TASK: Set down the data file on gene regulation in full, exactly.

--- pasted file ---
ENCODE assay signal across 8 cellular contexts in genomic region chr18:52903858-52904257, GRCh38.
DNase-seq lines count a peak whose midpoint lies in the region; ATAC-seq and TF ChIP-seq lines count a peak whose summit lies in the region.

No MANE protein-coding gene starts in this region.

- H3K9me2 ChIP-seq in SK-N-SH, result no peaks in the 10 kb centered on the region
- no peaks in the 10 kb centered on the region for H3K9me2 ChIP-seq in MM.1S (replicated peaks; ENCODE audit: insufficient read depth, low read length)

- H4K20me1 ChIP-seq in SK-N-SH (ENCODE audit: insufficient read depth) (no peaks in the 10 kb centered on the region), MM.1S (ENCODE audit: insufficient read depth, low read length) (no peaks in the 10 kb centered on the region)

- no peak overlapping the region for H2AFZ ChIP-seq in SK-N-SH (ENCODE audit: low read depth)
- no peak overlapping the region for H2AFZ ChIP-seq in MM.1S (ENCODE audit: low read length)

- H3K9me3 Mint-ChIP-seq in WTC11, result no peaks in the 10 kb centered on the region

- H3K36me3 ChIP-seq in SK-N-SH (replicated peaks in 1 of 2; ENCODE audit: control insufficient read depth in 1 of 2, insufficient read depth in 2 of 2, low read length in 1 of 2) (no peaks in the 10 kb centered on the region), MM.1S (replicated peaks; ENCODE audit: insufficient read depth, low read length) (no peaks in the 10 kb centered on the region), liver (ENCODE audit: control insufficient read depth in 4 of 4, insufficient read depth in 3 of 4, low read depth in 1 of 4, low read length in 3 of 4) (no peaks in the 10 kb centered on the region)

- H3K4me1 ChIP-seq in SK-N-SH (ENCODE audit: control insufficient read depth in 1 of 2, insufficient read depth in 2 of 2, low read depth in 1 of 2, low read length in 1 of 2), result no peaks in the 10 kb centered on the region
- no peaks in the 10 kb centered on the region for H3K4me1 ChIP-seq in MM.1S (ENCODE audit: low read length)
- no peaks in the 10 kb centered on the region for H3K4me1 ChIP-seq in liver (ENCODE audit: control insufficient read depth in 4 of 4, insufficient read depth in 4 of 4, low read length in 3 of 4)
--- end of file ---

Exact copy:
ENCODE assay signal across 8 cellular contexts in genomic region chr18:52903858-52904257, GRCh38.
DNase-seq lines count a peak whose midpoint lies in the region; ATAC-seq and TF ChIP-seq lines count a peak whose summit lies in the region.

No MANE protein-coding gene starts in this region.

- H3K9me2 ChIP-seq in SK-N-SH, result no peaks in the 10 kb centered on the region
- no peaks in the 10 kb centered on the region for H3K9me2 ChIP-seq in MM.1S (replicated peaks; ENCODE audit: insufficient read depth, low read length)

- H4K20me1 ChIP-seq in SK-N-SH (ENCODE audit: insufficient read depth) (no peaks in the 10 kb centered on the region), MM.1S (ENCODE audit: insufficient read depth, low read length) (no peaks in the 10 kb centered on the region)

- no peak overlapping the region for H2AFZ ChIP-seq in SK-N-SH (ENCODE audit: low read depth)
- no peak overlapping the region for H2AFZ ChIP-seq in MM.1S (ENCODE audit: low read length)

- H3K9me3 Mint-ChIP-seq in WTC11, result no peaks in the 10 kb centered on the region

- H3K36me3 ChIP-seq in SK-N-SH (replicated peaks in 1 of 2; ENCODE audit: control insufficient read depth in 1 of 2, insufficient read depth in 2 of 2, low read length in 1 of 2) (no peaks in the 10 kb centered on the region), MM.1S (replicated peaks; ENCODE audit: insufficient read depth, low read length) (no peaks in the 10 kb centered on the region), liver (ENCODE audit: control insufficient read depth in 4 of 4, insufficient read depth in 3 of 4, low read depth in 1 of 4, low read length in 3 of 4) (no peaks in the 10 kb centered on the region)

- H3K4me1 ChIP-seq in SK-N-SH (ENCODE audit: control insufficient read depth in 1 of 2, insufficient read depth in 2 of 2, low read depth in 1 of 2, low read length in 1 of 2), result no peaks in the 10 kb centered on the region
- no peaks in the 10 kb centered on the region for H3K4me1 ChIP-seq in MM.1S (ENCODE audit: low read length)
- no peaks in the 10 kb centered on the region for H3K4me1 ChIP-seq in liver (ENCODE audit: control insufficient read depth in 4 of 4, insufficient read depth in 4 of 4, low read length in 3 of 4)